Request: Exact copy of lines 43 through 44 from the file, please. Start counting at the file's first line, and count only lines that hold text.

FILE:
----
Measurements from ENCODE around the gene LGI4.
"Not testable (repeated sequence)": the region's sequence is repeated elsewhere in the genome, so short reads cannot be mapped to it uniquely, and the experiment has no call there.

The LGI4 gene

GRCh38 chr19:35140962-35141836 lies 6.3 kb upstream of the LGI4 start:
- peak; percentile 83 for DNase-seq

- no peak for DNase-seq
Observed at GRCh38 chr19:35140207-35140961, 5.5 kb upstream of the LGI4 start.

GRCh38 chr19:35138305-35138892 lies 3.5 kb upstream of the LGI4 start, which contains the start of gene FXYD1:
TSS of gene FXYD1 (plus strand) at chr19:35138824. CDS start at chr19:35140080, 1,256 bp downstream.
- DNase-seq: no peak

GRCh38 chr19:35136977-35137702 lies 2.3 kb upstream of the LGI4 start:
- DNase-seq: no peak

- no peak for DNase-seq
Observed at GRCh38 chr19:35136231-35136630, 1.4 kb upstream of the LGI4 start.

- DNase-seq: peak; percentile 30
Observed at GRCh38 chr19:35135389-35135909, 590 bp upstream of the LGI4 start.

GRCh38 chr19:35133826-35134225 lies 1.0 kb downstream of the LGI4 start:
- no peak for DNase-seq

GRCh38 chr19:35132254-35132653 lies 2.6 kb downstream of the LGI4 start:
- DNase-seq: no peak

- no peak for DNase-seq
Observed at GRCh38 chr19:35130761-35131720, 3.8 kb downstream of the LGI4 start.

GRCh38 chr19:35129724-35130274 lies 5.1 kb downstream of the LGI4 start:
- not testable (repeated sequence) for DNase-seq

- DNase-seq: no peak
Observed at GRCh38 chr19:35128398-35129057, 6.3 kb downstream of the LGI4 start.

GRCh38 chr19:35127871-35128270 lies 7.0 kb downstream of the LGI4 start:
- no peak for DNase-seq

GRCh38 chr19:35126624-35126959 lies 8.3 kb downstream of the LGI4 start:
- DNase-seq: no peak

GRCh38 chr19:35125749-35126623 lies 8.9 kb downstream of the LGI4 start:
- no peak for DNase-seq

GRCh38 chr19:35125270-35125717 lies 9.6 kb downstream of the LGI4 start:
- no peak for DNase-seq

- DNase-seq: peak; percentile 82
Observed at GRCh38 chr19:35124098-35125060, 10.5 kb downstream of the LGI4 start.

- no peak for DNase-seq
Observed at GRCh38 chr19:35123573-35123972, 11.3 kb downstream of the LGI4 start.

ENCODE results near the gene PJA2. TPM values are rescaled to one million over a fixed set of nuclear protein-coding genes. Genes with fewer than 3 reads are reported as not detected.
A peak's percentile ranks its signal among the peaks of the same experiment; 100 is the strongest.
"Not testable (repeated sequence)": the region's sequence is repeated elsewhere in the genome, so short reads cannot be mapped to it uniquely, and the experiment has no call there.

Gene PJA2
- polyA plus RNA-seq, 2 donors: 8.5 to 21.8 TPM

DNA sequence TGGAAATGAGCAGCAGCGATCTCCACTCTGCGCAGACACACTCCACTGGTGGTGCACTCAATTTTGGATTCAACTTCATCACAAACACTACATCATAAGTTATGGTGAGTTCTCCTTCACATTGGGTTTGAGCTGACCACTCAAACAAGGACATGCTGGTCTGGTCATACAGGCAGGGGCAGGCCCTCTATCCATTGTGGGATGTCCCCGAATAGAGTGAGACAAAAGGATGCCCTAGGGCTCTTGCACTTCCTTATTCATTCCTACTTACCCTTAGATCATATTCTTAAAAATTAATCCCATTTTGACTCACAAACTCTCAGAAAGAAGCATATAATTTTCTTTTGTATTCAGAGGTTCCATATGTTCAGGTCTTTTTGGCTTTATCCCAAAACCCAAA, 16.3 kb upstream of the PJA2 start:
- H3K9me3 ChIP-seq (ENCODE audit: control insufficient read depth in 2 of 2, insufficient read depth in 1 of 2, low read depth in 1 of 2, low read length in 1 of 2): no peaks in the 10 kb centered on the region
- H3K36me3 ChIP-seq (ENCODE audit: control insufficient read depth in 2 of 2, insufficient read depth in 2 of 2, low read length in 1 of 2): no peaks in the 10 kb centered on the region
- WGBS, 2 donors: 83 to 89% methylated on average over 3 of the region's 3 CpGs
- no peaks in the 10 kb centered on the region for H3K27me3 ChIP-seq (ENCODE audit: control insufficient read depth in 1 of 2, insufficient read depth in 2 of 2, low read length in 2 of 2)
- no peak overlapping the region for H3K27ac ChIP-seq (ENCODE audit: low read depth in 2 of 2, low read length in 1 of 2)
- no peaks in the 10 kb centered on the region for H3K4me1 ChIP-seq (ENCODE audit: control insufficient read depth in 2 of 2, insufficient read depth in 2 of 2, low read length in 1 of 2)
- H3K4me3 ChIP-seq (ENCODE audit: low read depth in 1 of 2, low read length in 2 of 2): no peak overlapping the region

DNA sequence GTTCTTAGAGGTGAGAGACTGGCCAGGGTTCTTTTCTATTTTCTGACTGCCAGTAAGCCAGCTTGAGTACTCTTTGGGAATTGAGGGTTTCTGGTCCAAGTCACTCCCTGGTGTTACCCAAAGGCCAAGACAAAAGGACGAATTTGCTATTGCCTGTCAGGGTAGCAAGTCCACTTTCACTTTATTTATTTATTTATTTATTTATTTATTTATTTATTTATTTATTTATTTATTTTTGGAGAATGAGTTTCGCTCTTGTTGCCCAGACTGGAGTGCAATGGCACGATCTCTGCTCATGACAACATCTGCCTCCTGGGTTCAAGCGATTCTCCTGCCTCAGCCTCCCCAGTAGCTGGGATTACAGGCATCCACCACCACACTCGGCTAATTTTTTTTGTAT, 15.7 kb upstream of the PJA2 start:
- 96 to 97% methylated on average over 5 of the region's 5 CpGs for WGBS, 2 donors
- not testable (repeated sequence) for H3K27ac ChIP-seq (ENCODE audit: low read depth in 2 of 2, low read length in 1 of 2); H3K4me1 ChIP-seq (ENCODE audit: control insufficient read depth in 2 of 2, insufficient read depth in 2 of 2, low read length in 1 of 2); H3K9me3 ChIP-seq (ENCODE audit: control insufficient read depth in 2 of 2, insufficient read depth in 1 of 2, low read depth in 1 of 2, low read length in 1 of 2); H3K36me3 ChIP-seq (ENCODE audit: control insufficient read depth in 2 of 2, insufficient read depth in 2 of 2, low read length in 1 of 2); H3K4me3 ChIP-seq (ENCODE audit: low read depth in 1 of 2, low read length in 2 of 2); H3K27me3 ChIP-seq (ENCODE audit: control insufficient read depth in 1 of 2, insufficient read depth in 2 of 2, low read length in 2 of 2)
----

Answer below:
- polyA plus RNA-seq, 2 donors: 8.5 to 21.8 TPM

DNA sequence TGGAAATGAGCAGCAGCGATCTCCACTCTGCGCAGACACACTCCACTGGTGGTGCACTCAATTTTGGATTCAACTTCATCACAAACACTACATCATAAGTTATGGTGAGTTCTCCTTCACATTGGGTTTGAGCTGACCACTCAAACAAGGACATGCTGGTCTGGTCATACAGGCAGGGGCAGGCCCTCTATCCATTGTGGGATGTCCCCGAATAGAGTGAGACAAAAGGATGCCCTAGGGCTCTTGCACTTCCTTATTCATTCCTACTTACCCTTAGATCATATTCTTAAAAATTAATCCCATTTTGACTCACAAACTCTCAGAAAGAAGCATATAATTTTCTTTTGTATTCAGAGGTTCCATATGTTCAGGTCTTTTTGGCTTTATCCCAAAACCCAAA, 16.3 kb upstream of the PJA2 start: